Liberia: House of Representatives Refuses to Act on President Weah’s Veto Power over Foauni Brothers Incentive Agreement Bill

The House Joint Committee advised that the President was free to resubmit the agreement when his own concerns regarding the essential terms and the loopholes he alluded to in his rejection of the bill have been addressed

Capitol Hill, Monrovia – The fate of a bill seeking the ratification of an agreement between the Government of Liberia and Foauni Brothers continues to hang in limbo as the Plenary of the House of Representatives voted in favor of a motion calling on the Legislature to take no action on President George Weah’s veto power against the bill.

The bill entitled “An Act to Ratify the Investment Incentive Agreement between the Government of the Republic of Liberia and Foauni Brothers Corporation,” was vetoed by President Weah last August because a page containing important information was omitted.

The agreement was previously submitted by the President to the Legislature. It is calling for the development, construction, and operation of a refinery by Foauni Brothers, which is expected to process approximately 13,000 metric tons of Crude Palm Oil (CPO) per month for the production of edible vegetable oil and the derivatives from such oil palm.

The President, in a communication disclosing his intent to veto the bill stated:

“At the end of page 30, I noticed the heading “Confidentiality” and therefore believe page 31 must contain details about confidentiality. The principle of confidentiality is key to any agreement; it is about privacy and respecting the wishes of others. It means that one party should not share personal details about another party with others unless that party grant permission to do so. Therefore, without page 31 the bill is incomplete and I cannot approve it.”

In a communication to the House, President Weah informed the Speaker that vetoing the bill also gives the Legislature an opportunity to review the entire bill and ensure that all ambiguities are corrected in the interest of the country.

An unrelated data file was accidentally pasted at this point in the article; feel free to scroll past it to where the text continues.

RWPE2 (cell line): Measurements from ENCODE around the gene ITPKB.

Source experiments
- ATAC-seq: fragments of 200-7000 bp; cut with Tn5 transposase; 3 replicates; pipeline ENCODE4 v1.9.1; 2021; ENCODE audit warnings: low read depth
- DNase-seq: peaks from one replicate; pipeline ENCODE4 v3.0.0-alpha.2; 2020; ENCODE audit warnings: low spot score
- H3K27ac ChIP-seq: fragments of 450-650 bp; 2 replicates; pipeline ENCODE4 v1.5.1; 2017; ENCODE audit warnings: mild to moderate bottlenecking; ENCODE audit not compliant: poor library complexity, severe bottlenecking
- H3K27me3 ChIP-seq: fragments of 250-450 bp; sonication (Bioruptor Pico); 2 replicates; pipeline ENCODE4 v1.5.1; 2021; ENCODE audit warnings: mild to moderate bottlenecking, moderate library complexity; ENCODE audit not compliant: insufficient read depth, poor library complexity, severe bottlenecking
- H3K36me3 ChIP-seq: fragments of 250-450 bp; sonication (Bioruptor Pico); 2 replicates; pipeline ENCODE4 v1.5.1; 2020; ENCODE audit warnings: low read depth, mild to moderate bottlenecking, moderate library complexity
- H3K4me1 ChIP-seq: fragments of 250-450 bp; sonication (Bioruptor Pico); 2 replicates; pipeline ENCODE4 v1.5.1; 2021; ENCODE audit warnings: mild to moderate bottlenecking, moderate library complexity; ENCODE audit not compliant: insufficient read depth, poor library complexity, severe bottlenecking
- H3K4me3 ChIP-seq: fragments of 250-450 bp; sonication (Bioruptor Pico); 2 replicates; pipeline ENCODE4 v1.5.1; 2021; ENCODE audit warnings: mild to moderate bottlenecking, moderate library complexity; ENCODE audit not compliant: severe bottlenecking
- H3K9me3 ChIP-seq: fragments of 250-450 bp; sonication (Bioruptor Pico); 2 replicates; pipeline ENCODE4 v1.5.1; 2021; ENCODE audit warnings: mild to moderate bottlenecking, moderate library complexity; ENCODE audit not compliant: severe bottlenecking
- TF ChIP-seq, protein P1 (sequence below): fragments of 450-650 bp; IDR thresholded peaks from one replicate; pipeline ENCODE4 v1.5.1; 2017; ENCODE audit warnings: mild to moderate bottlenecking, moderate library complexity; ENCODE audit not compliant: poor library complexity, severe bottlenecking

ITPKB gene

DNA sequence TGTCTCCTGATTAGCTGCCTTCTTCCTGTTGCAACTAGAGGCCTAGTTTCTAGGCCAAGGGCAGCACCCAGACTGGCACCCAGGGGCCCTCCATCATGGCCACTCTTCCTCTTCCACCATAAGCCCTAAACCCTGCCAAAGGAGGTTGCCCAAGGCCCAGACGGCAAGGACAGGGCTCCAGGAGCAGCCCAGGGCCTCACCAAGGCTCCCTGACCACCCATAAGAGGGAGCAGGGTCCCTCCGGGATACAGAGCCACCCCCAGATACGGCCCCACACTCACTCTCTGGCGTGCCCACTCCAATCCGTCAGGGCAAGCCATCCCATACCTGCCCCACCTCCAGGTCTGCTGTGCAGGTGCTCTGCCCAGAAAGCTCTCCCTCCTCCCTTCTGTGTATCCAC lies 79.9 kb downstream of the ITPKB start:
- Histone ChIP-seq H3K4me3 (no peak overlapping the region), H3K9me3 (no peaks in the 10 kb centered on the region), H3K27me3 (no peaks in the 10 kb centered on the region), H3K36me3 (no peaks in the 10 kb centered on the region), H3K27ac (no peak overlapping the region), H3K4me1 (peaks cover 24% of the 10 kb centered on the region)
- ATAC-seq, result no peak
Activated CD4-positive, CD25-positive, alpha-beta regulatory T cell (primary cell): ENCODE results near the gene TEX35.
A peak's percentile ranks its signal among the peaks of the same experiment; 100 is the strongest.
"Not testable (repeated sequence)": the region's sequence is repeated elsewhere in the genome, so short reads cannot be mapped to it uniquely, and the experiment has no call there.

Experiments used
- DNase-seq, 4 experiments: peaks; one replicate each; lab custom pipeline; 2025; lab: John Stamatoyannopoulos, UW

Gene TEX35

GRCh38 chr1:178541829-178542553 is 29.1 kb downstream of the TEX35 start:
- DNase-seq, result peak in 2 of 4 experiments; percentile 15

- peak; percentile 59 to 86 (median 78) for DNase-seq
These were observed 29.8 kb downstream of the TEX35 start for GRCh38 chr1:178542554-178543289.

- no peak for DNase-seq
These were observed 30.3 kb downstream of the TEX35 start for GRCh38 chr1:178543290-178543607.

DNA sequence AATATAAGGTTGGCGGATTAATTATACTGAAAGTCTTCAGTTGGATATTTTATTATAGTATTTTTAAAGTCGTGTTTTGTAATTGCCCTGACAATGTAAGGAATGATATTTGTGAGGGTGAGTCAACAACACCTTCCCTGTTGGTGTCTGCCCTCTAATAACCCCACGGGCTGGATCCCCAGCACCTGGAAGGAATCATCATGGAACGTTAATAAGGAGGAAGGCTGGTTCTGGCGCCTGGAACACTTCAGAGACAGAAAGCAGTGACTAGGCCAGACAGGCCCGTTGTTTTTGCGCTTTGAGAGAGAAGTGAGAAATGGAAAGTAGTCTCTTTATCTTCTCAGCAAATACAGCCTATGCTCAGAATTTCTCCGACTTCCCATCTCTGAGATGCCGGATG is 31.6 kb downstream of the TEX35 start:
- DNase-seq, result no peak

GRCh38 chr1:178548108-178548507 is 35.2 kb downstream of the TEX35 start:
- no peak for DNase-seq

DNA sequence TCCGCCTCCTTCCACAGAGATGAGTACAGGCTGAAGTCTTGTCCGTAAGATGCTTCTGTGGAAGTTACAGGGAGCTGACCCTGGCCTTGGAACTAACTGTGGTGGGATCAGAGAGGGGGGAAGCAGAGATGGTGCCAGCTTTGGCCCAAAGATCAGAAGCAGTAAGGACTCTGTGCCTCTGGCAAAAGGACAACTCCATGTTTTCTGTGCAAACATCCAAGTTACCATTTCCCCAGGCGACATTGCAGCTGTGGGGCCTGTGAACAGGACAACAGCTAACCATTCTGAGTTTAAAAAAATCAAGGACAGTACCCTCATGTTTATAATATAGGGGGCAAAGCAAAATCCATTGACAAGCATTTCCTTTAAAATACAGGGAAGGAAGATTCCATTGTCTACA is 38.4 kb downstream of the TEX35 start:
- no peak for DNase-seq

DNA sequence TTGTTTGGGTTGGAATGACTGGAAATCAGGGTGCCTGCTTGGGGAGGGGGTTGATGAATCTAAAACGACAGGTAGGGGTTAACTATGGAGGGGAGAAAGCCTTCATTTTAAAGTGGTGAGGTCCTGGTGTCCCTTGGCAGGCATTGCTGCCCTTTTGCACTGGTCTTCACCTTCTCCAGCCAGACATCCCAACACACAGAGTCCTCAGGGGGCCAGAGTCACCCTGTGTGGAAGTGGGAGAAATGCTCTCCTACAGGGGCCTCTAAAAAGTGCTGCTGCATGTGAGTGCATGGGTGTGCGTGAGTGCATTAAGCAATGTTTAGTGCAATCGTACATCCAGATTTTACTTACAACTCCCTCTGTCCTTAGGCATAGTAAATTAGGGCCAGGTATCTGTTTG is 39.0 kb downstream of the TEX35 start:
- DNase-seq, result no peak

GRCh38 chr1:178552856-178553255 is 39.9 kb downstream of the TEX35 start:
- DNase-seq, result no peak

The President’s decision to send the bill back to the Legislature was in line with Article 35 of the Constitution which state:

“Each bill or resolution which shall have passed both Houses of the Legislature shall, before it becomes law, be laid before the President for his approval. If he grants approval, it shall become law. If the president does not approve such bill or resolution, he shall return it, with his objections, to the House in which it originated. In so doing, the President may disapprove of the entire bill or resolution or any item or items thereof. This veto may be overridden by the re-passage of such bill, resolution or item thereof by a vote of two-thirds of the members in each House, in which case it shall become law. If the President does not return the bill or resolution within twenty days after the same shall have been laid before him it shall become law in like manner as if he had signed it, unless the Legislature by adjournment prevents its return.

However, the House, acting on the advice of its Joint Committee on Judiciary, chaired by Cllr. Fonati Koffa (Rep. District #2, Grand Kru County) and Investment and Concession chaired by Rep. Tibelrosa Tarponweh (District #1, Margibi County), in its 50th Day Sitting on Tuesday, voted not to take any action against the President’s decision on grounds that the bill did not originate from the Legislature.

The committee advised that the President was free to resubmit the agreement when his own concerns regarding the essential terms and the loopholes he alluded to in his rejection of he bill  have been addressed.

“Because the bill did not originate in either chamber of the National Legislature, it cannot be repaired by the National legislature and still have Executive backing. It is the Executive who negotiated the bill that must identify any loopholes and fix them,” the Committee recommended.”

In its report, the Committee also outlined that the agreement lacks clarity on how the 22,000 local palm producers will benefit instead of the veil attempt to create a monopoly in the edible oil industry, since the private investor proponent of the agreement is already the largest importer of edible oil industry.

The Committee said it is not clear as to the ownership of the investment, having no reliable assertions as to how much Liberian participation is involved.

The Committee furthered that the agreement needs to ensure that the investor is obligated to buy all of the locally grown palm in absolute terms before importing CPO as this may create an incentive or monopoly and destroy the local production industry.